A research team discovered corpses of 16 Filipinos in a mass grave in Hawaii on October 20.
Victims are believed to be rallyists and among those killed at the ‘1924 Hanapepe Massacre’ in Kauai in 1924.
On September 9, 1924, 16 Filipino plantation strikers and four deputized civilians were killed in the massacre and were buried in the Hawaii mass grave.
A team of the Filipino-American National Historical Society Hawaii State Chapter discovered the pit at Hanapepe Filipino Cemetery, just a few feet away from the concrete marker with the inscription ‘Born 1886. Died Sept. 9. 1924.’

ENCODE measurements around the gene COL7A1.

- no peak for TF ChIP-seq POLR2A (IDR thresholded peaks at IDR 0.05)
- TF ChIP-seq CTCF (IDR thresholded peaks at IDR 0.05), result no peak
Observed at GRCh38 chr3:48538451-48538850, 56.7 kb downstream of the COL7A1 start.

The team used ground-penetrating radar equipment and a divining rod to detect what the team called “ground anomalies” lined parallel to one another.
“I’m excited and anxious at the same time. The primitive and modern technologies brought closure to a big missing piece to a major tragedy in Kauai’s history and Filipino American history,” Mike Miranda of the FANHS chapter said.
Emmy-winning independent filmmaker Stephanie Castillo and the Oahu crew captured the discovery at the pit. Castillo and Oahu will use the footage for the documentary ‘The Hanapepe Massacre Mystery,’ which is set to be released in 2024, on the 100th anniversary of the massacre.
“For 95 years, nobody knew where this grave was. Today we’re sure enough. We know where it is.”
“Because of their sacrifices, a lot of Hawaii’s workers have better working conditions,” Miranda said.